- Off to School Satchel Purse: This bag means business! I prefer satchel bags to purses because you can fit essentials like your laptop, tablet, and other electronics without having to carry around several different totes, and they’re a biker-friendly option. Pro tip: satchels (much like blazers) make any look immediately more polished (as opposed to that college bookbag that’s clearly seen better days…), so you can never have too many.
- Walk the Campus Blouse: Peter pan collars are the stylish younger sister of stuffy polos, and this one in particular has tremendous geeky chic appeal. This top is fairly versatile, so it can be paired with casual trousers or even a pencil skirt and kitten heels. (Just make sure you have some double-sided tape handy for any gaps.)
- Riveter Denim Trousers: Before you say anything, YES, I am aware these are denim. That being said, these could really pass for suitable trousers in a much more casual office environment, like a trendy tech startup, due to the lack of rivets and the wide-leg style. These would look great with a collared shirt and layered with a preppy cable-knit sweater. If you’re worried about these pants being too casual, I’d suggest a button-down top with a blazer and pumps.
- Teacher’s Pet Spectators: Ask any 9-5 fashionista and she’ll tell you that stylish, dress code-friendly shoes are exceedingly difficult to come by. Interns especially often have to do what’s referred to as “grunt work,” which usually means assisting at events, updating social media pages, attending meetings, etc, so the low heel on this pair of vintage-inspired spectators lends itself to a long day of metaphorical coffee runs. Obviously this style nods heavily to the 60s Mad Men era–pencil skirts, bouffants, in-office cocktails (in my dreams)–but for an updated take, you can also pair with a gingham skirt and a structured, bell-sleeve blouse.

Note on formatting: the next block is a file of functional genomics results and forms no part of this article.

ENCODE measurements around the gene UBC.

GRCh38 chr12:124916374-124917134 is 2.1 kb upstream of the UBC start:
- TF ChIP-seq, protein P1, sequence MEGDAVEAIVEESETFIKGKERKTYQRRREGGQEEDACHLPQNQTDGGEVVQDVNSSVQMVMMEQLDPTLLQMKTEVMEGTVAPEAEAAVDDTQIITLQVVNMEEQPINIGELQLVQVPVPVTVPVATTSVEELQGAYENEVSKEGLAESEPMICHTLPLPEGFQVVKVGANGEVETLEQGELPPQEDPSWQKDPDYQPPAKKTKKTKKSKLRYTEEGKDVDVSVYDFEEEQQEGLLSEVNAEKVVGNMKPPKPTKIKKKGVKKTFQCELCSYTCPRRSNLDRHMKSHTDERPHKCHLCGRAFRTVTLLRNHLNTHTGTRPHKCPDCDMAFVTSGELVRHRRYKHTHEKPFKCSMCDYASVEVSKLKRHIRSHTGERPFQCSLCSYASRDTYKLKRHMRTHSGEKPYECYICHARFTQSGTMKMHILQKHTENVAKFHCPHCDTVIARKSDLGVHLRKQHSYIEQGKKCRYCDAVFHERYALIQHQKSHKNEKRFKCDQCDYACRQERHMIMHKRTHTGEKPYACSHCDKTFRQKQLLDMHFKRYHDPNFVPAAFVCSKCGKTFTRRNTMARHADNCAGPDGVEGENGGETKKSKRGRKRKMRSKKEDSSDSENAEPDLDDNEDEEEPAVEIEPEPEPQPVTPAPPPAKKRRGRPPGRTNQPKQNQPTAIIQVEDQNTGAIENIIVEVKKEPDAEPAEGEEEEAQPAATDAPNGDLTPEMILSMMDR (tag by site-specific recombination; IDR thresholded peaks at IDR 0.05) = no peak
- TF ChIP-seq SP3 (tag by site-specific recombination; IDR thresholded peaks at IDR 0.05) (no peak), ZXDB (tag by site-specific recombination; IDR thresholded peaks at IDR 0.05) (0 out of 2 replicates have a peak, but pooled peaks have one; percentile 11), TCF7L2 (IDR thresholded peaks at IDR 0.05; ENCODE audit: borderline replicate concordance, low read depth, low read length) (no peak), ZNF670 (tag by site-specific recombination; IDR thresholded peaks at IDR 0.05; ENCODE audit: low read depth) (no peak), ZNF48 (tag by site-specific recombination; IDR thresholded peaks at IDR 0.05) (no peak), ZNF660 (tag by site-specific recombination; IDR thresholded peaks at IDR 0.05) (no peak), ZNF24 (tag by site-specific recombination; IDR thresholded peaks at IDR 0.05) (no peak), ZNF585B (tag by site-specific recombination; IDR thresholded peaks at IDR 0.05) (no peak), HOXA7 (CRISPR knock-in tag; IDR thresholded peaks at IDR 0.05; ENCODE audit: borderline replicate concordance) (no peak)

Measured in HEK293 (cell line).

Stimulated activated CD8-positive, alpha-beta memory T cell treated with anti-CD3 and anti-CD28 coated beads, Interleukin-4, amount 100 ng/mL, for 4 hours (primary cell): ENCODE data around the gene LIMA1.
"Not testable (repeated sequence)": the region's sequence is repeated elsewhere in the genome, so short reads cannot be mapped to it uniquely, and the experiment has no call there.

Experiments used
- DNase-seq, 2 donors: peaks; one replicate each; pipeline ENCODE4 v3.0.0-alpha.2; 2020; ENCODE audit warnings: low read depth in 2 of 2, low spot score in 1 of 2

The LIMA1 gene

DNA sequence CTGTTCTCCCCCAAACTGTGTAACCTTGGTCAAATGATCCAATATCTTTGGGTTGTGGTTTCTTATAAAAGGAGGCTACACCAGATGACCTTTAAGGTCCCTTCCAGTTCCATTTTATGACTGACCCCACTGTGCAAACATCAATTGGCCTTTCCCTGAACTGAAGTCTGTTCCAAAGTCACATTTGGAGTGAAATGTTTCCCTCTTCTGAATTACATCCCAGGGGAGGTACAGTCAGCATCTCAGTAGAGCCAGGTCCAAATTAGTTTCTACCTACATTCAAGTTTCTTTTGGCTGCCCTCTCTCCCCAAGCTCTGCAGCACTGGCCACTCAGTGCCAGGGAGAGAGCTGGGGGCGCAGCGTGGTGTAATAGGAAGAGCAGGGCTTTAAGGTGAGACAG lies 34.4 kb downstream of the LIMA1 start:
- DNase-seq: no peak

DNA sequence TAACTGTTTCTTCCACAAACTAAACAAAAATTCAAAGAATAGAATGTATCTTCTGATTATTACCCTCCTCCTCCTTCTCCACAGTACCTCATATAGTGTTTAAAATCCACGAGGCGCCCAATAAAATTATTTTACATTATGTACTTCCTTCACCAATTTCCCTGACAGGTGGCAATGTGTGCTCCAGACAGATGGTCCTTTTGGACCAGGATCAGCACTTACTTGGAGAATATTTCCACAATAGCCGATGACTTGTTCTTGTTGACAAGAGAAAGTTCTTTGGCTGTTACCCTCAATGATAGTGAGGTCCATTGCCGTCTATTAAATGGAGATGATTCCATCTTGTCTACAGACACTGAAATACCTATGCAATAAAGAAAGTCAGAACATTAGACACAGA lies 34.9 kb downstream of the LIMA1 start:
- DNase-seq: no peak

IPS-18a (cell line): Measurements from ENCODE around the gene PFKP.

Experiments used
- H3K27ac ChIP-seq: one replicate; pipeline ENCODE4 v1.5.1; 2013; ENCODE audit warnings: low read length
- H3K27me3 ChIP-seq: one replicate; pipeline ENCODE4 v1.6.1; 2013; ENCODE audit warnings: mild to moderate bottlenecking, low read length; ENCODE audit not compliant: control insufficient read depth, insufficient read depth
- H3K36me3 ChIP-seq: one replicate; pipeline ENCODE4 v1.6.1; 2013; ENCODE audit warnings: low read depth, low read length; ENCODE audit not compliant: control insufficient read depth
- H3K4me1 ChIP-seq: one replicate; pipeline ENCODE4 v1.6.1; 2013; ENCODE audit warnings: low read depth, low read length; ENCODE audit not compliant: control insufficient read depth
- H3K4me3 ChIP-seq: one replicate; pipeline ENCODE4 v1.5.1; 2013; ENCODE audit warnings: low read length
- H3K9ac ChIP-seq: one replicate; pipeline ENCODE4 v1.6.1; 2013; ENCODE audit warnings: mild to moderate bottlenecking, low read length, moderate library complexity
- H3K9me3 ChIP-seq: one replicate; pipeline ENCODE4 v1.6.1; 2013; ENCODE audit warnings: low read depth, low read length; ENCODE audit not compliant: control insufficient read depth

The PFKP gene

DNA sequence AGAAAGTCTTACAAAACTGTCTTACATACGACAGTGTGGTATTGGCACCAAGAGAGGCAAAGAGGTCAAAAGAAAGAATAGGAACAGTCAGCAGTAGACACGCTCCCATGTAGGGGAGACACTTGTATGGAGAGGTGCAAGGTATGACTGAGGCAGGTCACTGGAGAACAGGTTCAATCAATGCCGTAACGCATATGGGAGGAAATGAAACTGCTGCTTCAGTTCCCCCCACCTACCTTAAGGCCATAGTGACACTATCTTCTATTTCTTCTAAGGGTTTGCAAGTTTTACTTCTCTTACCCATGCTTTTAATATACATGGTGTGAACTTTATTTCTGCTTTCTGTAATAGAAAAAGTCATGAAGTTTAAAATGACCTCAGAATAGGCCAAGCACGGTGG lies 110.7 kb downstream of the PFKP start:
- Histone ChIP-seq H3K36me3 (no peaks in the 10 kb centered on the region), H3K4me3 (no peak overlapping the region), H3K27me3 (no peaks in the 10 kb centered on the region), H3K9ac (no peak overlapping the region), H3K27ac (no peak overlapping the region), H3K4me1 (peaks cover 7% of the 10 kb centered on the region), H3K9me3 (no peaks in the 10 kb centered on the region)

- Seine and Do Sweater Dress: If you take no other advice for me, just hear me out on this one thing: keep office looks simple as much as possible. I LOVE this dress in particular because of the ease of wear: the color palette is muted; the dress is made from a breathable and comfortable fabric; it’s extremely versatile and can be worn with anything from a classic trench and loafers to a fashionable neck scarf and statement heels; the length is perfect to keep the look professional…it’s honestly the ideal internship outfit, especially for a college student always on the go.
- Modernist Pencil Set: Again, not exactly a piece of clothing, but you still need to be prepared for actual office work, duh! They say that pencils are making a pretty sweet comeback, so for that design internship, impress your boss with these pre-sharpened metallic accented pencils. There’s even enough to share.
I’d be interested to hear if any of our readers have internships lined up for the Fall or Spring semesters, so let us know in the comments below!
Have any styling questions you’d like me to answer? Shoot me an email, and your question might get featured on the blog.